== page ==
Remember to use the button to display more information on what the critical loads mean, how they are assigned, how the background deposition is calculated (for which years, units and resolution) and the button to view a pollutant map for the UK. Table 4 shows the pollutant types, years and resolution currently provided in APIS search by location tool.

    From Figure 3 above, the Exceedance is calculated as the deposition minus the critical load values (upper and lower). Any positive values in the exceedance indicate an exceedance of that critical load for nitrogen. In the example above the exceedance for 'Raised bog and blanket bog' would be 18.3 - 5 [13.3] and the upper end of the critical load range is exceeded in this case by 8.3 kg Nitrogen hectare-1 year-1.




    Acid Deposition

    5 km

    (3 year average)

    N Deposition

    5 km

    (3 year average)


    5 km

    (3 year average)

    Sulphur Dioxide

    5 km

    (3 year average)

    Nitrogen Oxide

    5 km

    (3 year average)

    6. Uncertainties

    6.1 Critical Loads and Levels

    It is important to understand that different sources of information are used to set different critical load or critical level values. For SO2, the values are primarily derived from field observations, while for O3, the primary source is exposure response studies in field chambers, for NOx the primary source is experimental studies and for ammonia both experimental evidence and field observation has been used. The empirical critical loads of total N deposition for vegetation were derived primarily from field experiments and field observations. Uncertainties in the critical loads of acidity are also apparent as a consequence of a number of assumptions including the fact that no account is taken of soil variability within a 1km square, and acidity classes are assigned based on the dominant soil type present. There are also uncertainties in the Land Use cover map that is used to assign broad habitats (which affects national mapping of critical loads (see section 4.1) but not the APIS SRCL or search by location tools), and default values (e.g. base cation uptake) are often based on measurements at a limited number of sites across the UK.

    6.2 Deposition and Concentration data

    UK maps of pollutant air concentrations and deposition are generated by a combination of models and measurements (see NEGTAP Chapter 4). Concentration and deposition data are also available either a 1 or at a 5 km grid resolution. For many pollutants there is real sub-grid variability which is not revealed in the 1 km or 5 km averages. The uncertainties are particularly large for the concentrations of primary pollutants e.g. NH3, NOX and SO2.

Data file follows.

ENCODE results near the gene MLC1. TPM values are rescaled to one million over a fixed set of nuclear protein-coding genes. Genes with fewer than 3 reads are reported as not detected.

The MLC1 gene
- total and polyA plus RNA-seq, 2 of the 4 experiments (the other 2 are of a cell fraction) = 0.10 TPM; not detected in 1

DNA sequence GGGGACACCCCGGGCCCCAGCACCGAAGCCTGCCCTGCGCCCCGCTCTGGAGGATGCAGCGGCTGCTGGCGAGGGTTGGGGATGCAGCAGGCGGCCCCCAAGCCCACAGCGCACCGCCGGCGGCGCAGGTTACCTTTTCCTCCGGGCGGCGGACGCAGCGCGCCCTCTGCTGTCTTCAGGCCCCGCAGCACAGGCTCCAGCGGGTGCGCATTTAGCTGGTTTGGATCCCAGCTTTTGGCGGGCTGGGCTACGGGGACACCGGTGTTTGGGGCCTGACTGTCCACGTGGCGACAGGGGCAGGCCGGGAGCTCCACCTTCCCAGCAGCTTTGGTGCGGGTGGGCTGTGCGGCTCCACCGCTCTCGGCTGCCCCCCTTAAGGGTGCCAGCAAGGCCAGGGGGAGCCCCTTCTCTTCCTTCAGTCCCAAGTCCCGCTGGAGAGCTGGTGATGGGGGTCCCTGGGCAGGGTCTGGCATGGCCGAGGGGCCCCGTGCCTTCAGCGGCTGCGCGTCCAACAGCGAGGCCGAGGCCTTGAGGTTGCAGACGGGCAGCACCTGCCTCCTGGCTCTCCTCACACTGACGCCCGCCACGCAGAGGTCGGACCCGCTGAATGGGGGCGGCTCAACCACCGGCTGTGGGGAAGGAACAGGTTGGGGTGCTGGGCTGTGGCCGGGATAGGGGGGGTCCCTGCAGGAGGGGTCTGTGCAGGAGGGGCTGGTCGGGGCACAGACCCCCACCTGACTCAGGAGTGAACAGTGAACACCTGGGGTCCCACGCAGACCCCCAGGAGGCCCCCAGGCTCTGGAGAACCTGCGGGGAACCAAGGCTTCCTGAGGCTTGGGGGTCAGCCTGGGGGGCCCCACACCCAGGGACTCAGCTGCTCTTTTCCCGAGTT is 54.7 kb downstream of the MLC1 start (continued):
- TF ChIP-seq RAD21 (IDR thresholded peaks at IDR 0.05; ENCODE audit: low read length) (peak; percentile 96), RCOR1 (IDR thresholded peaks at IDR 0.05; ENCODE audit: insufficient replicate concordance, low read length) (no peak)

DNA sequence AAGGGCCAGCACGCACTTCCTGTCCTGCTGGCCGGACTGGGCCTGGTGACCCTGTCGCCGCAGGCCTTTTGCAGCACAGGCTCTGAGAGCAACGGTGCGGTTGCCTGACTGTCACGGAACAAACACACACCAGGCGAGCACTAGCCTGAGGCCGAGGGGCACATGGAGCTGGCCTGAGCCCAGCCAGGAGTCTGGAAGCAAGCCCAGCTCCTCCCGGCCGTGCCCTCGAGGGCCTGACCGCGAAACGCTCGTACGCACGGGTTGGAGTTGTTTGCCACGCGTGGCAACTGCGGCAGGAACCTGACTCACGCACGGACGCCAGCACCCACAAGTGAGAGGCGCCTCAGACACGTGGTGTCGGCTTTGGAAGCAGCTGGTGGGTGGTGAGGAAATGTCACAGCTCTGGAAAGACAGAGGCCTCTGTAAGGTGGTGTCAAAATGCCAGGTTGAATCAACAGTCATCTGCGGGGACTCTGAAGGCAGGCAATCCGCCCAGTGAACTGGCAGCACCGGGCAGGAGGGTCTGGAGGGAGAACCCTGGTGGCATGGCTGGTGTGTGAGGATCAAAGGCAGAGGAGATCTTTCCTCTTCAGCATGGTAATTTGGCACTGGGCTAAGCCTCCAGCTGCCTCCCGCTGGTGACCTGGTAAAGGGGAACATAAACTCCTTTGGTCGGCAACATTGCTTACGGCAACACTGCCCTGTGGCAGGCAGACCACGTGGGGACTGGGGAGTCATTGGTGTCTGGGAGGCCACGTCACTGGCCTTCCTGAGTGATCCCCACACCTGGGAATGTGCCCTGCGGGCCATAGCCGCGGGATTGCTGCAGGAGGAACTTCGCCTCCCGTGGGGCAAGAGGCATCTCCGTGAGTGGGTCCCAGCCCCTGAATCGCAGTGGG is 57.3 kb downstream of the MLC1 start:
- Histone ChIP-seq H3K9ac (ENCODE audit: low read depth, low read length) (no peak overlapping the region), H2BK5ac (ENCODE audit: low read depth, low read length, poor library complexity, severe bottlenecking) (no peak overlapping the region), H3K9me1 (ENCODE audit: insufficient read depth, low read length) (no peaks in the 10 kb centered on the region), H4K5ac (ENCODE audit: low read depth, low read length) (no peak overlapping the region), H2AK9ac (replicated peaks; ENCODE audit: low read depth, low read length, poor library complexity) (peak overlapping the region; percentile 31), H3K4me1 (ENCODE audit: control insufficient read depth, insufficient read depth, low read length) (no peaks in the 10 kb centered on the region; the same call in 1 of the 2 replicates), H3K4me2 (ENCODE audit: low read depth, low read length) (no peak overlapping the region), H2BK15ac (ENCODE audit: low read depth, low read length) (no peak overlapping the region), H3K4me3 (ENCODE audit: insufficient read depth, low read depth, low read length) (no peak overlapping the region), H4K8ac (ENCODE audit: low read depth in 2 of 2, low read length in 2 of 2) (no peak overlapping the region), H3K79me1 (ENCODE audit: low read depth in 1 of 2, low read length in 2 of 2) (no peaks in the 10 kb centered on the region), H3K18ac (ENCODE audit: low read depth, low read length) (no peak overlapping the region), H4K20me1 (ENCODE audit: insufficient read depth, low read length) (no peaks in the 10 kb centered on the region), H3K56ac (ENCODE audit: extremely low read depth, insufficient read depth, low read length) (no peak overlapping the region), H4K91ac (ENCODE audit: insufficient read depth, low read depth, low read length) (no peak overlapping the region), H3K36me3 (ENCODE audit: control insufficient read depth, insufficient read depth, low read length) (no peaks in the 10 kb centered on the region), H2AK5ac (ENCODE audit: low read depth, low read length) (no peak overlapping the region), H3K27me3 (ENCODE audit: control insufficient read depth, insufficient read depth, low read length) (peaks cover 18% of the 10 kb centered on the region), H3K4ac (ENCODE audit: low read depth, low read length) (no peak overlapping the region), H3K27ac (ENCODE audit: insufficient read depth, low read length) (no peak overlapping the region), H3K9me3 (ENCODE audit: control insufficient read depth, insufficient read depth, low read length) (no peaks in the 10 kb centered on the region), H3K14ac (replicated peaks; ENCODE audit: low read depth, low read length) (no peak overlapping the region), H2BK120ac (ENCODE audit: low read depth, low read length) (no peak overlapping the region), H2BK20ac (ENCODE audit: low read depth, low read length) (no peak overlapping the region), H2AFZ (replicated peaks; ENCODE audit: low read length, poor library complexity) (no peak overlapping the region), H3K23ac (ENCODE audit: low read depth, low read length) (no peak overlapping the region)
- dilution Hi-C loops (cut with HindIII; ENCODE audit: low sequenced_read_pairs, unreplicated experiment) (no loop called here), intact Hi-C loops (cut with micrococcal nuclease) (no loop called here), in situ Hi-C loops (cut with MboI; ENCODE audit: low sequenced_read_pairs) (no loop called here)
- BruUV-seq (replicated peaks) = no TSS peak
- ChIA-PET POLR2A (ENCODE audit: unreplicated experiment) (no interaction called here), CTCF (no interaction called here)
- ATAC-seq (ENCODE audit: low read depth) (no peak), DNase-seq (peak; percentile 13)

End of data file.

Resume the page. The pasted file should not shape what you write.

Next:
It is important to note that there is uncertainty attached to all these values, which has implications for the interpretation of the data including critical load/level values and exceedance, and depositions and concentration values. Further details on uncertainties are provided within the search tool.

    1 Relevant installations are any plant where metals are likely to be limited by permit conditions or where metals are identified as a potential emission. At present these are likely to be (but not limited by) IED Chapter IV (waste incineration and co-incineration plant), ferrous and non-ferrous metals installations. It may also include chromium (and other) plating works.

    7. References

    Defra 2017. Mapping Critical Levels for Vegetation; Chapter 3

    UNECE (2003): Empirical Critical Loads for Nitrogen - Expert Workshop, Berne 2002, Eds. Acherman and Bobbink. Environmental Documentation No. 164, SAEFL.

    ICP Modelling and Mapping (2004): Manual on Methodologies and Criteria for Mapping Critical Levels/Loads and geographical areas where they are exceeded. UBA-Texte 52/04

    Hall, J., Ullyett, J., Heywood, L., Broughton, R., Fawehinmi, J. & 31 UK experts. 2003c. Status of UK critical loads: Critical loads methods, data and maps. February 2003. Report to Defra (Contract EPG 1/3/185).